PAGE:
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Housing crisis: Redwood City tenants protest eviction

July 10, 2015
Valerie Schmalz

Eight families at 910 Clinton St. in Redwood City organized a June 30 rally to protest their eviction and to ask for more time to find housing – but the property owners issued a statement two days later saying all were legally required to vacate under rental agreements and California law.

Following “significant construction,” the apartments will be leased “at market rate prices to qualified applicants,” according to FPI Management Inc., the property management company for the new owners, OAMC 910 Clinton Investments, LLC. The building was sold in April for just over $6 million, double its $2.98 million sale price in 2010.

While the company did not respond to a question about whether it would file for court-ordered evictions, on July 1 a tenant who sent in July rent had it returned via certified mail, said Gabriel Banuelos, who lives in the building.

The mostly Latino and Spanish-speaking residents of the 18-unit complex are just the latest to feel the pressure of exponentially rising Bay Area real estate prices and a high-pressure rental market that is pushing working- and middle-class families out of the area.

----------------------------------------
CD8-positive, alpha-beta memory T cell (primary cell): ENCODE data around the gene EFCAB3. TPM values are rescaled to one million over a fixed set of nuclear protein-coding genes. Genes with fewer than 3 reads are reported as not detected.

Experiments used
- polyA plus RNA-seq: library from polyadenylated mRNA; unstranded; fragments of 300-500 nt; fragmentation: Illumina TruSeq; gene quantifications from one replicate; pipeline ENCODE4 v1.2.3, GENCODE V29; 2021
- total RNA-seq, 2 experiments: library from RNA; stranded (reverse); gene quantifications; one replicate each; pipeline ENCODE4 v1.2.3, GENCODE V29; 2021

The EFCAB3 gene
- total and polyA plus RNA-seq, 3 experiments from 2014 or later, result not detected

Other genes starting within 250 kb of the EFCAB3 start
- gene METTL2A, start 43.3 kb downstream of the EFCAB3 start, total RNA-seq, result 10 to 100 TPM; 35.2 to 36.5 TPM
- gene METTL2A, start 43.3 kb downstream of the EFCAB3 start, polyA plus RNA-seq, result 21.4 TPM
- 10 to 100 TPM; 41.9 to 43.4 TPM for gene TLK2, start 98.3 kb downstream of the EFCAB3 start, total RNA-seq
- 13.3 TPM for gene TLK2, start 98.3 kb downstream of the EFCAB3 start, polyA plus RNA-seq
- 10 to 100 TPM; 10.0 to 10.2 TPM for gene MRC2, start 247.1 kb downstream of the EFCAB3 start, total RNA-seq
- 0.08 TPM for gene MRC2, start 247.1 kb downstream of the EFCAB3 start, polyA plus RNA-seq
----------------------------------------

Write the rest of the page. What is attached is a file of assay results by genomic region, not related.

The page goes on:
The families at 910 Clinton St. received 60-day eviction notices in April and were to be out by midnight June 30, the day of the rally. Eight remained. While several local organizations, including St. Vincent de Paul Society of San Mateo and Fair Oaks Community Center are among the groups which provide rental assistance, they can only help once the families find a place they can afford, the tenants said.

The rally also called for rent control laws. San Mateo County does not have rent control. Of the municipalities in the county, only East Palo Alto has a rent control ordinance, said Lorena Melgarejo, a community organizer for the Archdiocese of San Francisco and also lead community organizer for the San Francisco Organizing Project.

“I am really proud to see this happening because this is happening everywhere and people are quiet,” Melgarejo said. “They are standing up.”

“We are doing this for everyone, because we don’t want their families to go through what we are going through,” said Maria Valdez, who works part time in a laundry and dry cleaner and spoke at the rally in front of the apartment complex. Valdez, her husband and three of her children, ages 14, 9, and 5, have resided at 910 Clinton for 10 years she said. Her son ninth grader Gabriel Banuelos, 14, who was one of the rally organizers, said, “We want them to give us at least a little more time, another month or two.”

Carlos Rojas, an auto mechanic, said in Spanish that his family of four was not yet sure where they would go. “We have a plan but it requires $6,500” which they had not raised.

“This is not against the law, but it should be,” said one of the protesters.

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